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Review: Still Alice

Julianne Moore is brilliant in Still Alice

Review: Still Alice

Still Alice *** 1/2

Dir: Richard Glatzer, Wash Westmoreland

Starring: Julianne Moore, Alec Baldwin, Kristen Stewart, Kate Bosworth

I generally don’t put much store in film awards – the Oscars or any other – since pure merit is hardly the only criteria on which these are judged or conferred. Many other factors come into play – PR machineries, popularity, career achievements, political imperatives, and so on and on – when judging or voting. For that reason, I stopped watching film award shows a long time ago. That being said, I still think the fact that Julianne Moore, one of the finest actresses of her generation, is yet to win an Oscar despite some incredible performances over the years is a travesty. Nobody can convince me that she didn’t deserve an Academy Award for her exquisitely understated performance as a frustrated suburban housewife in 1950s America in Far From Heaven the year that she lost out to Nicole Kidman in The Hours.

In fact, Moore was better than Kidman for her efforts in the very same movie – both actresses had roles of equal length in The Hours but Kidman was nominated for Best Actress while Moore was nominated in the Best Supporting Actress category while also winning a nomination for Best Actress for Heaven. But Hollywood doesn’t always appreciate subtlety and Kidman’s fake proboscis for her portrayal of Virginia Woolf won over the Academy voters.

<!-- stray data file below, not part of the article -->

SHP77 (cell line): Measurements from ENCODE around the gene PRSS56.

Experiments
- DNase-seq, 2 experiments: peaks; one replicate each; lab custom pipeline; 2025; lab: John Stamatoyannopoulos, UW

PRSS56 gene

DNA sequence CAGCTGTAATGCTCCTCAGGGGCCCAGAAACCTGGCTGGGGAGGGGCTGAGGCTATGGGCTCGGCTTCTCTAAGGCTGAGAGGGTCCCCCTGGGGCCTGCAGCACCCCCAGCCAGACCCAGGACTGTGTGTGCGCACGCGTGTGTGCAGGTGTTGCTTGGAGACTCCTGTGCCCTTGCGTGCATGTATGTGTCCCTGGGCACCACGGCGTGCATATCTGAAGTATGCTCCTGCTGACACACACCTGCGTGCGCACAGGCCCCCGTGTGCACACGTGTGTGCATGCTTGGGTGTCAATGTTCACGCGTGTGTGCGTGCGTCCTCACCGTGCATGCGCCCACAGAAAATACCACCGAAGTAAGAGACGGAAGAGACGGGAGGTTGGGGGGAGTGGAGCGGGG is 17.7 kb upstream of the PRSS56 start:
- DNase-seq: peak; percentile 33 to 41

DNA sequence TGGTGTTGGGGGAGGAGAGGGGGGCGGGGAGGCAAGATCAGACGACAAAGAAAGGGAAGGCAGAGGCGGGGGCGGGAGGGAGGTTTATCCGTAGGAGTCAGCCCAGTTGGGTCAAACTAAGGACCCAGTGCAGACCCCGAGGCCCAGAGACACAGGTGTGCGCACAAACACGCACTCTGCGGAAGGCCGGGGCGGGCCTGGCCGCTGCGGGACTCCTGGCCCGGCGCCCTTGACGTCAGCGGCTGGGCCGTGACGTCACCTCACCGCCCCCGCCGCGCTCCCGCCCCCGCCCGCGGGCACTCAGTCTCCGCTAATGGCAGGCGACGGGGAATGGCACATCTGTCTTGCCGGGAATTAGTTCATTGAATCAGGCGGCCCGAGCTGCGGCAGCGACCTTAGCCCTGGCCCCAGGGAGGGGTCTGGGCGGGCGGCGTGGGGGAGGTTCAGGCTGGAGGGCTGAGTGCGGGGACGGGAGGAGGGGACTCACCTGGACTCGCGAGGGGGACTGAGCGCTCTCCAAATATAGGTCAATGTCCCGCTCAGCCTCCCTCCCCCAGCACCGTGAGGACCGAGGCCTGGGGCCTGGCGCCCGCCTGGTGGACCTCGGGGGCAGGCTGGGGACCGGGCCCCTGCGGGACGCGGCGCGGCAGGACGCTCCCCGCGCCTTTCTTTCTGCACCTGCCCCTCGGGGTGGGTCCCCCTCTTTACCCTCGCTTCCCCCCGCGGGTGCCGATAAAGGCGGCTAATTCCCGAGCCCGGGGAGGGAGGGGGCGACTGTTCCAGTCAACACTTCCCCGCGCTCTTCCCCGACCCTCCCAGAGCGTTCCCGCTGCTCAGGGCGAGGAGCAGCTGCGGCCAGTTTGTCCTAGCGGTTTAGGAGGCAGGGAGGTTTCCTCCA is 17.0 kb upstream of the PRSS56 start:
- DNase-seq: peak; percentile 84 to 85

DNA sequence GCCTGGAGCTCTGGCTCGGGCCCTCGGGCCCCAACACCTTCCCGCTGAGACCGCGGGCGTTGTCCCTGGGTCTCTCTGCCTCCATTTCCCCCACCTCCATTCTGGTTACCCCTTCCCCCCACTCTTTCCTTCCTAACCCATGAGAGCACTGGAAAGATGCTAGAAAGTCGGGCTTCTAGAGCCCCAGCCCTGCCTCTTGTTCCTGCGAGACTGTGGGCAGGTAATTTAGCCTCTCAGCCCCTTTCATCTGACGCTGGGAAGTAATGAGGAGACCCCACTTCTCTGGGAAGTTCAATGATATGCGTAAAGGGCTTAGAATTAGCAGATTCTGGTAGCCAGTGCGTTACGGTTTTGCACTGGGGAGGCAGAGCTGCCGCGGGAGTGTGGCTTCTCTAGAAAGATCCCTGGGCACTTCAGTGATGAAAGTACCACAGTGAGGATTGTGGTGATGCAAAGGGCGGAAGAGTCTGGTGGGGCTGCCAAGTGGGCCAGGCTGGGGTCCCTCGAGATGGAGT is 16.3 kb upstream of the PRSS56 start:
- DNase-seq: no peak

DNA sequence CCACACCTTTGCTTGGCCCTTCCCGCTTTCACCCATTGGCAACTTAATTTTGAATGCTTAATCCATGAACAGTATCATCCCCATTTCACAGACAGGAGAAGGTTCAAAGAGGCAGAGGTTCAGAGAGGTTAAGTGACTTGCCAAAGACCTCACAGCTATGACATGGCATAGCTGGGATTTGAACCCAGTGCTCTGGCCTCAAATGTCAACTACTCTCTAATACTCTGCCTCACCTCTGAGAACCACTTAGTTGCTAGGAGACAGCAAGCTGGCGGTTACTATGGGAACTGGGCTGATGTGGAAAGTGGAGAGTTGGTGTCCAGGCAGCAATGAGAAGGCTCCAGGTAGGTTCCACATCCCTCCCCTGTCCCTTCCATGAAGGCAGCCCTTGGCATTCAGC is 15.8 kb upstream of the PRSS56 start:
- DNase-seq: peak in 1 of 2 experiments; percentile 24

But justice may finally prevail next year as Julianne Moore is currently the leading contender for the Best Actress award for 2014 for her beautifully restrained turn as a linguistics professor at Columbia who becomes a victim of early-onset Alzheimer’s.

The ravages of the diseases and its effect on Alice (Moore) and her family members is acutely and sensitively observed by directors Richard Glatzer and Wash Westmoreland, working off the 2007 novel of the same name by Alice  Genova.

The scene where, speaking at a public forum, Alice articulates her terror at the thought of the eventual loss of her cognitive senses is as powerful as they come. Any weaknesses or contrivances in the script are smoothed over by Moore’s brilliance.

Cut to chase: Moore’s powerfully understated performance elevates this touching and effective movie.

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